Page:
Unfortunately the inclusion of the spaceship appears to only be the mechanism for sending up a rather week joke. The people of the castle worship the mythical space-farers, and have a funny holy relic from them. The author provides a picture of the sign from the relic. It includes the rather universal Men’s Bathroom man and some words in three languages including a couple characters in classic Chinese. Are they really worshiping a bathroom door? Google translate tells me the Chinese translates to “Male Toilet, so, yah, I guess so.



A swordfight between Teo and Kal takes up what seems like a lot of the story. I am going to give the author a full star for this fight simply because it is interesting, although somewhat tedious, to read a detailed description of a sword battle.

He stepped out in the batter’s stance, made a right passing step forward and settled the blade onto his upper right arm as he turned his body into a left “augur.” From there, he lifted the hilt up, over, and behind his head to settle into a left-handed batter; then took a left passing step backwards, settling the blade on his left arm in a right augur as he turned.

In the final analysis the author loses more than he gains in his word swamp. For instance I read the term “batter’s stance” and knew what he meant; I pictured a batter at baseball holding his bat. Then I wondered why anyone in this singularly thesaurized story would know what baseball was? And then I began wondering how arcane words had been preserved to accurately describe the items they are used for when people did could not even figure out what a bathroom door was given a choice of three languages and a universal symbol.

The ending would have been a better ending for a chapter than a novelette, but it was a real ending.







Wednesday, June 3, 2015

SNARL: Championship B’tok

There has been a big kerfluffle about the Hugo awards in Science Fiction this year, and most of it has been about the political and cultural implications of the works and the award process. At this point we have a set of nominees. I will be voting in August for which author will take home the coveted rocket-shaped Hugo trophy(s). I have reviewed the five nominees for Best Novella, the five Short Story Nominees, The Five Best Dramatic Presentation Long, and the five Best Dramatic Presentation Short-form nominees .  This is the first of what will be five actual reviews by me of the nominated "Novelette" works of fiction. All of these reviews may (will) contain spoilers.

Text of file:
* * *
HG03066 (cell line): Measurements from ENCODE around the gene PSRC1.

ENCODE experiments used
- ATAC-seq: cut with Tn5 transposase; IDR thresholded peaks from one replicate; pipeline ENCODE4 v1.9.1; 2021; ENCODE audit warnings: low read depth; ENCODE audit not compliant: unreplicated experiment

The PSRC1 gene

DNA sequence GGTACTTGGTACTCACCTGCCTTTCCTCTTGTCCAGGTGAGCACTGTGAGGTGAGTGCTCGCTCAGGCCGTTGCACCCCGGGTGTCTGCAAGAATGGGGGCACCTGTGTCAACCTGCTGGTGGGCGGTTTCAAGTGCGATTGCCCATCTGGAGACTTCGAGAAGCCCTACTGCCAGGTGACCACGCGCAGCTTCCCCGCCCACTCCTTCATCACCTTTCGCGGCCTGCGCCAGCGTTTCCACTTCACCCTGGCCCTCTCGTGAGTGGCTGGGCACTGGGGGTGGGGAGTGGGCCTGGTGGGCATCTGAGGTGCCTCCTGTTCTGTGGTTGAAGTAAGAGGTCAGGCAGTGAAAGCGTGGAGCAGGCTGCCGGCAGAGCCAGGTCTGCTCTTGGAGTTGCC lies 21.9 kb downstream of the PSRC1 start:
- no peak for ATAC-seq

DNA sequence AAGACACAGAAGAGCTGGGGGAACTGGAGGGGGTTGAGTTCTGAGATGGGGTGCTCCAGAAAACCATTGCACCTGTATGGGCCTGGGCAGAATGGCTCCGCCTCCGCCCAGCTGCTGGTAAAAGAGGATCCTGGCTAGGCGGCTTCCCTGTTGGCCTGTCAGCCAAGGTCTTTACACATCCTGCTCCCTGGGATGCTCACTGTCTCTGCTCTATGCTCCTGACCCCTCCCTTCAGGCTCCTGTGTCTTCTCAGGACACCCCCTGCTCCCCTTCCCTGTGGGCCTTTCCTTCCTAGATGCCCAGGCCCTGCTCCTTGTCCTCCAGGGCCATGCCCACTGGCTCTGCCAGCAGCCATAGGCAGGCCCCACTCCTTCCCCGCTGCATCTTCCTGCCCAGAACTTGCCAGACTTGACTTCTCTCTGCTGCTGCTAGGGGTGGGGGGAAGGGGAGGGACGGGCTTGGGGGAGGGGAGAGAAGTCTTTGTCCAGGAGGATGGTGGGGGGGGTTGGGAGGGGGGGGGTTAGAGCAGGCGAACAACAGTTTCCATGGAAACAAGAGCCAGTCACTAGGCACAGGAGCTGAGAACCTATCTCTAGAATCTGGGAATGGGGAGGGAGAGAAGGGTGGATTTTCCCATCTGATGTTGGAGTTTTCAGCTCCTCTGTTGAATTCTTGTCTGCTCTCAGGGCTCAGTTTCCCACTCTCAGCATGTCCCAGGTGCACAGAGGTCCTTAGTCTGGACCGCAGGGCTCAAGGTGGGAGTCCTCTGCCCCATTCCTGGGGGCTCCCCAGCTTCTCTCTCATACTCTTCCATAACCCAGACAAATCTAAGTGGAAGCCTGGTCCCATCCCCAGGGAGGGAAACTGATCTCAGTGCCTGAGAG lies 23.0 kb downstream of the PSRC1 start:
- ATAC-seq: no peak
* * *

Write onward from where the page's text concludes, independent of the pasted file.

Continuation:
This is a review of “Championship B’tok” by Edward M. Lerner



This novelette lacks several of the critical elements that any string of words needs to tie it up into a story; the most glaring of these exposes itself as a regular disregard for continuity. It is impossible to tell if this story is actually a chapter of a larger story, or it is just half-written. I get the impression that this author may be able to write, and write stories, but this is not one of them. I will eventually pull out a reasonably good excuse for awarding one whole star to this novelette.

The first 1300 words or so (about 10% of the median length for a novelette) is a little character introduction for Captain Lyle Logan and his AI pilot Corrigan. They play chess, and bond, and then set out to investigate a downed MS129 autonomous mining spacecraft. Lyle suits up and examines the crash site to discover what might be a precision attack only to feel something poke him in his back and then “On the emergency radio band, a synthed voice directed, ‘Do not move.’”. Then Lyle and Corrigan are never heard about again, we also never hear anything described as an MS129. We have moved on, or at least the story has, and we don’t need to concern ourselves with those details anymore.